ggplotHeatmap: Visualize Heatmap of Multi-Objective Gradients.

Description Usage Arguments Value Examples

View source: R/ggplotHeatmap.R

Description

Visualization of the multi-objective gradient landscape by means of a heatmap and on the basis of the ggplot2-package.

Usage

1
2
ggplotHeatmap(df, log.scale = TRUE, impute.zero = TRUE,
  minimalistic.image = FALSE, color.palette, legend.position, ...)

Arguments

df

[data.frame]
Data frame as returned by computeCumulatedPathLengths.

log.scale

[logical(1L)]
Should the resulting heights be displayed on a log-scale? The default is TRUE.

impute.zero

[logical(1L)]
Should height values, which are exactly zero be imputed by a value half the magnitude of the smallest non-zero height? Otherwise ggplot will automatically color the corresponding tiles by a color representing NA values (usually grey). Note that this parameter is only relevant in case of log.scale = TRUE. The default is TRUE.

minimalistic.image

[logical(1L)]
Should all information surrounding the image (axes, legends, background, etc.) be discarded? The default is FALSE.

color.palette

[character]
Vector of colors used for visualizing the different heights of the landscape. By default, this function tries to use the color palettes from fields::tim.color or viridis. However, if neither of these packages is installed, it will use terrain.colors.

legend.position

[character(1L)]
On which side of the plot, should the legend be located? If this information is not provided and minimalisitic.image = FALSE, the legend will be placed on the right side.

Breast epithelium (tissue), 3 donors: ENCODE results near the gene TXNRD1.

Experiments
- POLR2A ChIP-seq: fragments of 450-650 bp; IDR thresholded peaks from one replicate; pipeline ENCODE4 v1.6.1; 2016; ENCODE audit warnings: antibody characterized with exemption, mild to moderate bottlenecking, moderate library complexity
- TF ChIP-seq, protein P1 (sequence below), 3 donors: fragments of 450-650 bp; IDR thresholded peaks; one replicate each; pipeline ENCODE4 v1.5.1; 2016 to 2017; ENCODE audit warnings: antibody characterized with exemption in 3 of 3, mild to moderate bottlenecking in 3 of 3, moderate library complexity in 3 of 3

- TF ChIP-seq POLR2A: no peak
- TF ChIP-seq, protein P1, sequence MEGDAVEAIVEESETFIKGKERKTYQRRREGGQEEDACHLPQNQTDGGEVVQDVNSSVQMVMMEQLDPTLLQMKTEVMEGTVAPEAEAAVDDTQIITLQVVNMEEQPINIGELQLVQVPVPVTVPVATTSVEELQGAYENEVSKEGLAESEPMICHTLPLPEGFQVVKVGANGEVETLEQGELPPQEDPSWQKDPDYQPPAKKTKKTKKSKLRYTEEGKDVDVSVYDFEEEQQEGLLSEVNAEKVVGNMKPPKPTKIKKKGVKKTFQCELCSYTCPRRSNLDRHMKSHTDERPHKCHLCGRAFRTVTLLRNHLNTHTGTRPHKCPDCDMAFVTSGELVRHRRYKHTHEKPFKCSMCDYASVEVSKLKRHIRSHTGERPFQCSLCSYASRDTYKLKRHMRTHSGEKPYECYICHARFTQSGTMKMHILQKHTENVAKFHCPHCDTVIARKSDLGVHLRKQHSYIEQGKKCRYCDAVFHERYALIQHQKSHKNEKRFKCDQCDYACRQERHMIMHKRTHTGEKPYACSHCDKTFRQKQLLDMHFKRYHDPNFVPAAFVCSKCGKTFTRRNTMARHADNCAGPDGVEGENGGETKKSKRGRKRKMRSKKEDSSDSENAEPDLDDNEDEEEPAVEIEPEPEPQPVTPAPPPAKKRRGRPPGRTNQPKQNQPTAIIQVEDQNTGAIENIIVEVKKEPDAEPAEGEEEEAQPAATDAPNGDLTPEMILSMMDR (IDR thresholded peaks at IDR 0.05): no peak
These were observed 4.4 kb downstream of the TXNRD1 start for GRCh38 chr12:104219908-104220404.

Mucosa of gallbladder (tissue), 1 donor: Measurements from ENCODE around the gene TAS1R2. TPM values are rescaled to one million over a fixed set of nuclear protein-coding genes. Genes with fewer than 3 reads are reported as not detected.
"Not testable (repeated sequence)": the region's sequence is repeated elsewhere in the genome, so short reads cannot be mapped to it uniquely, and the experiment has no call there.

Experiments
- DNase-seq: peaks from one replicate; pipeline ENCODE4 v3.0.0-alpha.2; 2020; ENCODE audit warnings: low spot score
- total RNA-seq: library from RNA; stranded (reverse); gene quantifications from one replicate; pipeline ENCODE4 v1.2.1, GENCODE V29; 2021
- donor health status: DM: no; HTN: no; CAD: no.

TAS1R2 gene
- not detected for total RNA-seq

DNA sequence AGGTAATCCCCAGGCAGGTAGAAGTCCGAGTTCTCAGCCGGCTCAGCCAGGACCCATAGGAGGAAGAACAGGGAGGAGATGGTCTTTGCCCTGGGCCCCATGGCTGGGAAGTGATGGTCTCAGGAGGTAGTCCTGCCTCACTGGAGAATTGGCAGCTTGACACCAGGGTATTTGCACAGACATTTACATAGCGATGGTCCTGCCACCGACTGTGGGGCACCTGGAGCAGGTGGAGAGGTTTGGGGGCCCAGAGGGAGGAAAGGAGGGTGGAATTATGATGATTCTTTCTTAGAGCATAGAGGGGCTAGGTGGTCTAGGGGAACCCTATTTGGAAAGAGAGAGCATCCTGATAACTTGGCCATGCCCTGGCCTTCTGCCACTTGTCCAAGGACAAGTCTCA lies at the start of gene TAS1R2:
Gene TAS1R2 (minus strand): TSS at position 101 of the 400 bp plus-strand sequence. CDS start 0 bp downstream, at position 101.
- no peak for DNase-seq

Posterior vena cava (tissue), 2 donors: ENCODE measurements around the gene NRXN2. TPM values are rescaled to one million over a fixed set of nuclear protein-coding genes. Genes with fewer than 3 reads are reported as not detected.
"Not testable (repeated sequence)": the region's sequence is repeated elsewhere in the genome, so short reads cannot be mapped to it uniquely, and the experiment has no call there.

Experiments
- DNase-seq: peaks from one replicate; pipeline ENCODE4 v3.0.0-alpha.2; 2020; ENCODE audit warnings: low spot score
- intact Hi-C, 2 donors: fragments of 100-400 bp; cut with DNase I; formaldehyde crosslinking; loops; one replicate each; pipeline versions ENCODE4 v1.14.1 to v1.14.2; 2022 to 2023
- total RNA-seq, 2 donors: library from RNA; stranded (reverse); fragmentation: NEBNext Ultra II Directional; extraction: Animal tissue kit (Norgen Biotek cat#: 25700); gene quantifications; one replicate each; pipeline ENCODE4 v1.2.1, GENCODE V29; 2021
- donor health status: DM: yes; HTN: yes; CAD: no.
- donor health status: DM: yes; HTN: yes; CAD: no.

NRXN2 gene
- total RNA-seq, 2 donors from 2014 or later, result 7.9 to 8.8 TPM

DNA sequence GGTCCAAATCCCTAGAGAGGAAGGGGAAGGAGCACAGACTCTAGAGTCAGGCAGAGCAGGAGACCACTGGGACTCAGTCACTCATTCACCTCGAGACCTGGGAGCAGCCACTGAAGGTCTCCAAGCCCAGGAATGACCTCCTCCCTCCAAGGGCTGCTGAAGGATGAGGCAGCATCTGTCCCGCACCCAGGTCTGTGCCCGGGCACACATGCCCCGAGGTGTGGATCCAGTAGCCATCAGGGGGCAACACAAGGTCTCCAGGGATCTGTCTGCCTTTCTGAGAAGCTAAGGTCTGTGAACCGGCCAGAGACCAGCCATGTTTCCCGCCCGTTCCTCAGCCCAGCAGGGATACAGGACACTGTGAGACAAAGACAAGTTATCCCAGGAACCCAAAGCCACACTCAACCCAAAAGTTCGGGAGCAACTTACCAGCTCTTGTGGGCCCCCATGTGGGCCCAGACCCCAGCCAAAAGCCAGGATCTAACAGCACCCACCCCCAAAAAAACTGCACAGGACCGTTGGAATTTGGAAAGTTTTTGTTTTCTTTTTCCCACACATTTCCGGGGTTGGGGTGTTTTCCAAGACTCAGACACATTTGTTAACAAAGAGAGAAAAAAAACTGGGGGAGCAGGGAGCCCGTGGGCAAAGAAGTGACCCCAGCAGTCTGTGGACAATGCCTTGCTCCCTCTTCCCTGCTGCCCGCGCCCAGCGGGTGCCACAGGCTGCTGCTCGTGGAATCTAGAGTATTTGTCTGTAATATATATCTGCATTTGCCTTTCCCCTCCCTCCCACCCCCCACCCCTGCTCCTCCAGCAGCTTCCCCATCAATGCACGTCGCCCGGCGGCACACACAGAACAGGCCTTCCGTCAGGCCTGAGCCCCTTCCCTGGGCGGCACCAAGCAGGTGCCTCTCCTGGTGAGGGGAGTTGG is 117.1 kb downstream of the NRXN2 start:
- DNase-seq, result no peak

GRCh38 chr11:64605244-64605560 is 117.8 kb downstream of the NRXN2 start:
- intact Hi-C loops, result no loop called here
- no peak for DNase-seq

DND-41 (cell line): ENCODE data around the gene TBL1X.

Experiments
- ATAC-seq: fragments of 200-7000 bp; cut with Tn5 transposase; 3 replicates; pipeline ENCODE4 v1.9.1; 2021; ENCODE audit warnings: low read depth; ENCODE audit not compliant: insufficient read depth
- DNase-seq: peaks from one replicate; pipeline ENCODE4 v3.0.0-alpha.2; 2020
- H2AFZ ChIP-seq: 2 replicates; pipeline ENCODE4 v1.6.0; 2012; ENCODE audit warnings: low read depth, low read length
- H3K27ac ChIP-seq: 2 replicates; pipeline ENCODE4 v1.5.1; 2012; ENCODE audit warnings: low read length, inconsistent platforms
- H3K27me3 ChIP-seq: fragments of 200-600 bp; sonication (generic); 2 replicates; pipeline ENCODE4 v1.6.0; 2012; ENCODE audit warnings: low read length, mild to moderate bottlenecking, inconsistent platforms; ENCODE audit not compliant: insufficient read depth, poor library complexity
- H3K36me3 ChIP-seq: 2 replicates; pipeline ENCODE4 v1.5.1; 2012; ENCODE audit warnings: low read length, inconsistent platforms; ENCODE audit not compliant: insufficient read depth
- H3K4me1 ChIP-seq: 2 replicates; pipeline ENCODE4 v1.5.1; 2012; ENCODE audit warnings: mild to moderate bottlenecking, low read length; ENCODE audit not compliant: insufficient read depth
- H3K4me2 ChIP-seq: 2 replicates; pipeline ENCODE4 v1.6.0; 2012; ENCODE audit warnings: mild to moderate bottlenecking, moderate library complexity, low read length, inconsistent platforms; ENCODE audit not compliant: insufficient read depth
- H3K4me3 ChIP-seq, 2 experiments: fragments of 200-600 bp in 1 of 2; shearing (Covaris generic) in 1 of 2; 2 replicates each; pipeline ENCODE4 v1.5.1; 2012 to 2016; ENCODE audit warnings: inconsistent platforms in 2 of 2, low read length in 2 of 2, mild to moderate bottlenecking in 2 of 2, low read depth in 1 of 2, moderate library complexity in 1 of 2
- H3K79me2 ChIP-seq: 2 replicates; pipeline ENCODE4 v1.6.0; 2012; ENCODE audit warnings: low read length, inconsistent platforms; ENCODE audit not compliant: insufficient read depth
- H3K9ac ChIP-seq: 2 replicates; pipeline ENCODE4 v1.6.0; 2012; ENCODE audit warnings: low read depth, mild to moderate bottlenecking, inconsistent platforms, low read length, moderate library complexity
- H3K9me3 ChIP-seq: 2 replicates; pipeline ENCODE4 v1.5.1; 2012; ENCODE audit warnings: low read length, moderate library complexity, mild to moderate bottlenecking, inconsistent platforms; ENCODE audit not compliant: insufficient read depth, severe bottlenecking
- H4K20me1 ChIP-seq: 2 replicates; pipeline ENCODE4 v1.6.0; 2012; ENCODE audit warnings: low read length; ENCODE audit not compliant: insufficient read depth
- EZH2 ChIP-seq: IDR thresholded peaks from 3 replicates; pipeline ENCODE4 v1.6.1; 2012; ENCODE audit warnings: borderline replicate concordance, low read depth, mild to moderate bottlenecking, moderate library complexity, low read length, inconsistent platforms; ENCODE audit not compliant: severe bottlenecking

...

[any]
Further arguments to be passed to the geom_tile function of ggplot.

Value

[ggplot]
A ggplot object displaying the multi-objective gradient landscape.

Examples

 1
 2
 3
 4
 5
 6
 7
 8
 9
10
11
12
13
14
15
# Define two single-objective test problems and a grid of points:
fn1 = function(x) sum((x - c(0.2, 1))^2)
fn2 = function(x) sum((x - c(0.5, 0.5))^2)
points = as.matrix(expand.grid(x1 = seq(0, 0.7, 0.005), x2 = seq(0, 1.25, 0.005)))

# Compute the corresponding gradients and the cumulated path lengths:
gradients = computeGradientField(points, fn1, fn2)
x = computeCumulatedPathLengths(points, gradients)

# Finally, we can visualize the resulting multi-objective "landscape":
ggplotHeatmap(x)

# If one is only interested in the image itself, but not in any labels, legends, etc.
# one should set minimalistic.image = TRUE:
ggplotHeatmap(x, minimalistic.image = TRUE)

kerschke/mogsa documentation built on Oct. 27, 2018, 12:13 a.m.